Security valuation - Equity securities are valued at the official closing price of, or the last reported sale price on, the exchange or market on which such securities are traded, as of the close of business on the day the securities are being valued or, lacking any sales, at the last available bid price. Prices for each security are taken from the principal exchange or market in which the security trades. Fixed-income securities, including short-term securities purchased with more than 60 days left to maturity, are valued at prices obtained from an independent pricing service when such prices are available. However, where the investment adviser deems it appropriate, such securities will be valued at the mean quoted bid and asked prices (or bid prices, if asked prices are not available) or at prices for securities of comparable maturity, quality and type. Securities with both fixed-income and equity characteristics, or equity securities traded principally among fixed-income dealers, are valued in the manner described above for either equity or fixed-income securities, depending on which method is deemed most appropriate by the investment adviser. Short-term securities purchased within 60 days to maturity are valued at amortized cost, which approximates market value. The value of short-term securities originally purchased with maturities greater than 60 days is determined based on an amortized value to par when they reach 60 days or less remaining to maturity. The ability of the issuers of the debt securities held by the fund to meet their obligations may be affected by economic developments in a specific industry, state or region.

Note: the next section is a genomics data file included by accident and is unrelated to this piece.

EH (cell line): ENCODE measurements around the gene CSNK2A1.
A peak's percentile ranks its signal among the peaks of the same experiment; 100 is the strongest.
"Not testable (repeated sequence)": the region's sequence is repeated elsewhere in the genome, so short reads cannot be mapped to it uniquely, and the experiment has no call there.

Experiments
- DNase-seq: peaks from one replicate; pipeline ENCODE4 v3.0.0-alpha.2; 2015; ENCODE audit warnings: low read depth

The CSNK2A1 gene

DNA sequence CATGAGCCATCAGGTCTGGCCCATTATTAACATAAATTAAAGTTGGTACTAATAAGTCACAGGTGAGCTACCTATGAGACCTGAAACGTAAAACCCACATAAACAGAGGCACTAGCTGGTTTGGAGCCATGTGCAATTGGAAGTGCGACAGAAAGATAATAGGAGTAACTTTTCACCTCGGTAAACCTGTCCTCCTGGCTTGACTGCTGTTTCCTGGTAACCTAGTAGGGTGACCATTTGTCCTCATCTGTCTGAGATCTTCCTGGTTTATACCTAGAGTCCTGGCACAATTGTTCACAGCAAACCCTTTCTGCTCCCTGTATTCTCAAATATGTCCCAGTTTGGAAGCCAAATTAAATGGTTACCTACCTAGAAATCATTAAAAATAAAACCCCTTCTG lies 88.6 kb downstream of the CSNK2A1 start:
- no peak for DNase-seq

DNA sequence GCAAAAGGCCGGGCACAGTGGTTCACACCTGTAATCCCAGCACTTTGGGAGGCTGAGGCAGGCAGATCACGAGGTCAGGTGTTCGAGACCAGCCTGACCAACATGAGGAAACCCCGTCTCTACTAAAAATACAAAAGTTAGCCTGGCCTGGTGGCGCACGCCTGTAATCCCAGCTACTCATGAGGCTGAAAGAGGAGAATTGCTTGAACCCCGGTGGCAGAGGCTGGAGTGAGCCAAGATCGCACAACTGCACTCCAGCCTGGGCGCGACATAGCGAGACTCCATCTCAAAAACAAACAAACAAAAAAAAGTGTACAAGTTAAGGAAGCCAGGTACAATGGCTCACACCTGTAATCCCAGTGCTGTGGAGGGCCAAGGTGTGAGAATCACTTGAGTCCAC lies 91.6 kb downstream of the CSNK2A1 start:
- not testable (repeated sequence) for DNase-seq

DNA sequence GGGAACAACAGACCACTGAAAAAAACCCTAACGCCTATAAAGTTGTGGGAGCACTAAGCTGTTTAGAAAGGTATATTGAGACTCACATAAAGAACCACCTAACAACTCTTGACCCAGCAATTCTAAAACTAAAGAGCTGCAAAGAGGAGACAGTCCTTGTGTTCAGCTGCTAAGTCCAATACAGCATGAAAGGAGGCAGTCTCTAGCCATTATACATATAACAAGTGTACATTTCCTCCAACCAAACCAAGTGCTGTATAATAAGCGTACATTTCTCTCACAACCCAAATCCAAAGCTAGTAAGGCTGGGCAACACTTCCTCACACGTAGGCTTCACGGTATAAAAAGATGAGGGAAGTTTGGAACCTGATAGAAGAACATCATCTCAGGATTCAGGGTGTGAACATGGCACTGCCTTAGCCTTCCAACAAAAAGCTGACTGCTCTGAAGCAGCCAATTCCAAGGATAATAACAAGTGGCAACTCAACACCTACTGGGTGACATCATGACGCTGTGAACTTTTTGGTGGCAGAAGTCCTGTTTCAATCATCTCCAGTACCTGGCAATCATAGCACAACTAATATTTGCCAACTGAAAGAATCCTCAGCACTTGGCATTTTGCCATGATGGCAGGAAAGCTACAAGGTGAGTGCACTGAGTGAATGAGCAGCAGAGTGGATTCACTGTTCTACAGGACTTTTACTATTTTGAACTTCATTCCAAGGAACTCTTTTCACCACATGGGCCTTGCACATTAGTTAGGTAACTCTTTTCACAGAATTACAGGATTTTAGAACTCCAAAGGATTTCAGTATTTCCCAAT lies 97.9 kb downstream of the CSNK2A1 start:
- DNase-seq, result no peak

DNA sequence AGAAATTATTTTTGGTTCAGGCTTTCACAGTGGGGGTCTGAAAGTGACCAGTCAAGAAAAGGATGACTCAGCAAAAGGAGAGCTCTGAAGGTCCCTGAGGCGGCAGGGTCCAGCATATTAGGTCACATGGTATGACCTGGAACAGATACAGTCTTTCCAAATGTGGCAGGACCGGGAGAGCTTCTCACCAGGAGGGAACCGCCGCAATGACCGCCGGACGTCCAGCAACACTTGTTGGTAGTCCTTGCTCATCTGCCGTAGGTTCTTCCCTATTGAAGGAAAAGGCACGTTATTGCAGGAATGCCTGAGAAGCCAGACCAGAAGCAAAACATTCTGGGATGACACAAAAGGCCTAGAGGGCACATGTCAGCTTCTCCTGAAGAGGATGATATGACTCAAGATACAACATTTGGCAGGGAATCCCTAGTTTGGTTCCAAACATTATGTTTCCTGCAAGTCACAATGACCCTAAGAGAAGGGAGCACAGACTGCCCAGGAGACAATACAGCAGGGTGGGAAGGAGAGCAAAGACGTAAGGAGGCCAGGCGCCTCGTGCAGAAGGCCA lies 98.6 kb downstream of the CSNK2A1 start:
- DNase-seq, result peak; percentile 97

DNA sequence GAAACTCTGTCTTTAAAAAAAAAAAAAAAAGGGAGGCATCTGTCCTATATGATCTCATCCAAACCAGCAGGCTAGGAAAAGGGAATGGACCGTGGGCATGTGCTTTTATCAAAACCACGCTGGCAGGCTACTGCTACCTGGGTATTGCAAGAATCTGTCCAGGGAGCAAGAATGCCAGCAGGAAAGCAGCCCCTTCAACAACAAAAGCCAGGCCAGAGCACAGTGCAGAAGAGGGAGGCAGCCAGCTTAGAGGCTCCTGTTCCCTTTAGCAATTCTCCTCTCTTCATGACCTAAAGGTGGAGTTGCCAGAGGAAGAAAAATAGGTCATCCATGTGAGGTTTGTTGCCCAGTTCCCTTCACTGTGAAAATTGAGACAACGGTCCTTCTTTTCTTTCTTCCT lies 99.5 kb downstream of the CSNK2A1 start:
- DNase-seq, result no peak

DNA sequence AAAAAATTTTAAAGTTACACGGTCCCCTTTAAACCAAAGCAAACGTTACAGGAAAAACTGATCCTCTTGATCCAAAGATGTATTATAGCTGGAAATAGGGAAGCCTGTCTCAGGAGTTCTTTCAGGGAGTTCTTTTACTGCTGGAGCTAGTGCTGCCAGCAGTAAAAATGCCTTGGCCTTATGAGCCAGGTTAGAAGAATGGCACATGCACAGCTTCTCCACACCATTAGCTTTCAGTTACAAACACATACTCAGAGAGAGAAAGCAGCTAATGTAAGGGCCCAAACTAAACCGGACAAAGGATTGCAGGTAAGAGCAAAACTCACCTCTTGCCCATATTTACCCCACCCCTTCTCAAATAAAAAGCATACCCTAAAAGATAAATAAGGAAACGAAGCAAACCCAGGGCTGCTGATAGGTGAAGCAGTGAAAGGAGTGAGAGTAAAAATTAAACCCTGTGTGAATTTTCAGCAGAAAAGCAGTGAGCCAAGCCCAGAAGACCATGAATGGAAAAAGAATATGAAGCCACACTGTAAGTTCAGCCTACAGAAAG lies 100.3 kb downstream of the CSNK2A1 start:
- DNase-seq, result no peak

Securities and other assets for which representative market quotations are not readily available or are considered unreliable by the investment adviser are fair valued as determined in good faith under procedures adopted by authority of the fund's board of directors. Market quotations may be considered unreliable if events occur that materially affect the value of securities (particularly non-U.S. securities) between the close of trading in those securities and the close of regular trading on the New York Stock Exchange. Various factors may be reviewed in order to make a good faith determination of a security’s fair value. These factors include, but are not limited to, the type and cost of the security; contractual or legal restrictions on resale of the security; relevant financial or business developments of the issuer; actively traded similar or related securities; conversion or exchange rights on the security; related corporate actions; significant events occurring after the close of trading in the security;